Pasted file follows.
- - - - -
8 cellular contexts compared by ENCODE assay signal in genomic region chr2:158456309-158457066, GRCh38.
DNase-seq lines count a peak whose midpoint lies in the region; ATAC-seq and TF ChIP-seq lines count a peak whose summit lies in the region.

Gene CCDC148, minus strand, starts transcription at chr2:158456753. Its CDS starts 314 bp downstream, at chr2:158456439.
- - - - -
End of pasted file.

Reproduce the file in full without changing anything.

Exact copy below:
8 cellular contexts compared by ENCODE assay signal in genomic region chr2:158456309-158457066, GRCh38.
DNase-seq lines count a peak whose midpoint lies in the region; ATAC-seq and TF ChIP-seq lines count a peak whose summit lies in the region.

Gene CCDC148, minus strand, starts transcription at chr2:158456753. Its CDS starts 314 bp downstream, at chr2:158456439.